Window Film is a Clear (or Tinted) Choice
Darrell Smith, the Executive Director of the International Window Film Association (IWFA), said that in the past, window film installations in California schools were only done in conjunction with bigger projects. There simply was no way to assess the value of these projects in isolation and, thus, no way to qualify for state funding.
Recently, however, the California Energy Commission has approved the IWFA’s Window Film Savings Calculator as a way to measure savings. This quantification is opening a path for schools to apply for funding, which is awarded under the state’s Proposition 39, which became law in 2012.
Films are common in building and car windows. In buildings, Smith said, they work in two beneficial ways: Film – which can be clear or tinted – can stop as much as 85 percent of solar energy coming from the outside into the building. It also will retain 55 percent of the energy – in the form of heating or cooling – from leaving. Smith pointed out that untreated windows only prevent 9 percent to 11 percent of the energy from leaving. “Window film blocks solar energy during the day and, on the other hand, is an insulator during cold periods,” he said.
The cost of window film is determined by several variables, Smith said. In general, prices for fully completed window filming range from $7 to $11 per square foot. This works out to impressive return-on-investment calculations, according to figures provided by Smith. He said that return on investment (ROI) of 65 percent to 75 percent were consistently achieved in Florida. A wider range of ROIs – from 27 percent to 75 percent – were found in California.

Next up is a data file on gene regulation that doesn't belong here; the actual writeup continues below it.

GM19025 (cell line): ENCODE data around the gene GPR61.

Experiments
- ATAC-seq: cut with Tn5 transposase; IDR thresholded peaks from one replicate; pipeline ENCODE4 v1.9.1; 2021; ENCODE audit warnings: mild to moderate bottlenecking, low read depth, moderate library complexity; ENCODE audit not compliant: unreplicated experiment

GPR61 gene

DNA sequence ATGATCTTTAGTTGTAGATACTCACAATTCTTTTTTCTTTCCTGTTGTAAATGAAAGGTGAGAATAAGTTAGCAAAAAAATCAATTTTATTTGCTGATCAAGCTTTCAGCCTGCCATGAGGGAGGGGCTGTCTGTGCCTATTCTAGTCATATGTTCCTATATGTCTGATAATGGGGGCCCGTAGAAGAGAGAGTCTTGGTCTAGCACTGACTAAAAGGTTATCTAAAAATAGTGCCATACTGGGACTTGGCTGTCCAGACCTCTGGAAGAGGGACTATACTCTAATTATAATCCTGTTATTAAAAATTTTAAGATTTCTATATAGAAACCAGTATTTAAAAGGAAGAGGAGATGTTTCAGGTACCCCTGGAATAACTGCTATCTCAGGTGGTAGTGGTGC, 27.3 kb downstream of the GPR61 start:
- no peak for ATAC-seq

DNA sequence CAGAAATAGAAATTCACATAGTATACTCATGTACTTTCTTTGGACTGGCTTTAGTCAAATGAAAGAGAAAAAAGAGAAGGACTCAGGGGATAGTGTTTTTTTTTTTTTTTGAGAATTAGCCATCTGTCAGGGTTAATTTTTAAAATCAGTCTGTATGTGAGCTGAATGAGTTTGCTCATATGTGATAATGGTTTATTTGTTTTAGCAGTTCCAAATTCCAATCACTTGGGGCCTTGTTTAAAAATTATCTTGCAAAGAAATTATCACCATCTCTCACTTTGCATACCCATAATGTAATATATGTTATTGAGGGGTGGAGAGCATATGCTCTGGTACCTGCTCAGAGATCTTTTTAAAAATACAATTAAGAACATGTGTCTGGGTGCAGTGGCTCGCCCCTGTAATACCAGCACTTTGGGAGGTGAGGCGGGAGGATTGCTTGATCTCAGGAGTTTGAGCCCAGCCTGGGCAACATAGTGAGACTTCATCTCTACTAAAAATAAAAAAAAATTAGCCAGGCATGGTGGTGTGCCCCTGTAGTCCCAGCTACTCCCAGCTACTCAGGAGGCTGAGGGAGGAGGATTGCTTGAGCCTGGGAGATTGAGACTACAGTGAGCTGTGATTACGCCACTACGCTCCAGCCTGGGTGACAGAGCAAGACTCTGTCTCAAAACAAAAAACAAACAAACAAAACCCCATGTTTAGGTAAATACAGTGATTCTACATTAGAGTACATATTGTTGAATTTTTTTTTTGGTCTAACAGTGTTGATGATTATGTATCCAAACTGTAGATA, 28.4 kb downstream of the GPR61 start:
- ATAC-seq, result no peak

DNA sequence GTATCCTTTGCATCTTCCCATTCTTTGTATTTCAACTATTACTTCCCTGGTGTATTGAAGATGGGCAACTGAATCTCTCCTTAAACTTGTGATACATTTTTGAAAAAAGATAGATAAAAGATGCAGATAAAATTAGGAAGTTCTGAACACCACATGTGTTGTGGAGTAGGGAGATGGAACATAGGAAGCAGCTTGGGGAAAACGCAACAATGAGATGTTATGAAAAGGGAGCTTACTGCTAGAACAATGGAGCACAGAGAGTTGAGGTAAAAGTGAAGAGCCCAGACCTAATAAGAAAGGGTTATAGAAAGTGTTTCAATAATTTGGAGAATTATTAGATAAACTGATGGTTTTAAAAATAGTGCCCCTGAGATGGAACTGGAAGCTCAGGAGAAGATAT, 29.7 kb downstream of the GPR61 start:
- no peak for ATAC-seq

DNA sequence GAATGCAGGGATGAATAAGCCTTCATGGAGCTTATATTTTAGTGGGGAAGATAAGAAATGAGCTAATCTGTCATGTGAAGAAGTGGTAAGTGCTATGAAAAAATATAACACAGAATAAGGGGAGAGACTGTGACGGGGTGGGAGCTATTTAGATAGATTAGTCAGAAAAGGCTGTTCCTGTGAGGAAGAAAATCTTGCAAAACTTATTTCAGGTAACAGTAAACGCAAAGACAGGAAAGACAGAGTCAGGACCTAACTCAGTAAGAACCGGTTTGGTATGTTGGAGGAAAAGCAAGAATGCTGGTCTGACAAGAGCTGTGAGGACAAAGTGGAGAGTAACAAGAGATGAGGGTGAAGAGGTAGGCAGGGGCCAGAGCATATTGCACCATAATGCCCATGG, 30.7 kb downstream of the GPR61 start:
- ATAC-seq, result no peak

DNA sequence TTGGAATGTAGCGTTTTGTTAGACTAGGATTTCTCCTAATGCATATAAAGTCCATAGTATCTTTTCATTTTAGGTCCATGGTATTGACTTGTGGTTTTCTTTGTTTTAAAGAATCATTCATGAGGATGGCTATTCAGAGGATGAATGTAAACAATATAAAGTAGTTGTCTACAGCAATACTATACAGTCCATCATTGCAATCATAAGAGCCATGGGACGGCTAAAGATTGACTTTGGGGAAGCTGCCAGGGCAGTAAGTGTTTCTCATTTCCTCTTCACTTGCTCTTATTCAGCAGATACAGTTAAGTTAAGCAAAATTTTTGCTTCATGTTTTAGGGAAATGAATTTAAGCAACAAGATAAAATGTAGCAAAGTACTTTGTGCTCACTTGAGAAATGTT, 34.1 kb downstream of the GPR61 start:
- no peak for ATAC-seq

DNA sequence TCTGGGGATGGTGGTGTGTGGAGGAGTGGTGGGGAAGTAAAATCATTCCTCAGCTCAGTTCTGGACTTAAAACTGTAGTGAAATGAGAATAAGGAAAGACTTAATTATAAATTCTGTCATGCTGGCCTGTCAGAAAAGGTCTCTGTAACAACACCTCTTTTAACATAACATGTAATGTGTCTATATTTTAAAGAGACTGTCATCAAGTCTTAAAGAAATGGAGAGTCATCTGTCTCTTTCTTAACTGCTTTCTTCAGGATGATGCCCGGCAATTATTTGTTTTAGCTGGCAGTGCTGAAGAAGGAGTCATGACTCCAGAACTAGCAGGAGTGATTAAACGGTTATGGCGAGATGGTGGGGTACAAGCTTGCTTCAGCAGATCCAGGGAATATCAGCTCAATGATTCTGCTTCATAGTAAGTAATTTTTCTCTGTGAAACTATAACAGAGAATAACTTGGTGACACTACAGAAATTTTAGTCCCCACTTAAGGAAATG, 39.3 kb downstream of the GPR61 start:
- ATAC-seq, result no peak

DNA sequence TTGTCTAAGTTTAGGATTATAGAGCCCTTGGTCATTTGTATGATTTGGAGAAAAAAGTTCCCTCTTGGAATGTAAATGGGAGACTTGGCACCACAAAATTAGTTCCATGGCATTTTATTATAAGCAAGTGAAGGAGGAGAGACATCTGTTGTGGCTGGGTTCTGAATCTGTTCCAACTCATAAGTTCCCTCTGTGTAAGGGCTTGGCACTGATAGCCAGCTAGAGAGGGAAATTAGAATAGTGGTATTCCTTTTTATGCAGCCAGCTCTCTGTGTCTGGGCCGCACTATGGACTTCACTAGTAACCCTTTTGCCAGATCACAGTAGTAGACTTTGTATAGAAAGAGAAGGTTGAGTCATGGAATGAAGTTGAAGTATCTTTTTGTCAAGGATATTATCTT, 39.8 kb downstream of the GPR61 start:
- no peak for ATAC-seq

Like reflective roof coatings and green roofs, filming existing windows is a non-invasive, inexpensive and even boring way to cut energy use. As mundane as those steps are, they pay off. Window film has two hidden benefits, Smith said: Health and less stress on the building’s interior.
The health factor is key. By cutting ultraviolet radiation, window film blocks radiation that can cause skin problems for those sitting near the window. Along the same lines, the UV rays from the sun shine on the same objects over time. Blocking the UV rays can save these objects. This type of “soft” benefit – extending the life and attractiveness of carpets, laminated desks and other objects that can’t stand up to the sun over time – improves ROI. “It’s an additional savings, but has nothing to do with direct energy costs,” Smith said.
In a sense, the fact that window film – which is used to tint car windows and similar common purposes – has been around so long is not to its benefit. People, Smith said, are not aware that the technology is evolving. In short, putting a film on a window is roughly equivalent in UV blockage as installing a new dual pane Low-E window. In other words, Smith said, putting film on an existing window can provide the same solar efficiency as a replacement – at one-seventh the cost.
The IWFA, which is holding its southeastern regional conference early next month in Atlanta, focuses on retrofits that are overlays to existing windows. Smith said that his organization is related to but distinct from the emerging smart window sector.
As the name implies, smart windows use the Internet of Things and advanced networking techniques to agilely control the amount of radiation that passes through a window. Smith points out that the connectivity necessary for smart, IOT-controlled windows is a complex undertaking. The two industries segments do not directly compete, Smith said.
Now, under Proposition 39, schools housing students in grades K through 12 can be fully refunded for standalone window filming projects. The tool – which is available at http://www.windowfilmcalculator.com/ — may be adjusted in the future to be used by other states and organizations.
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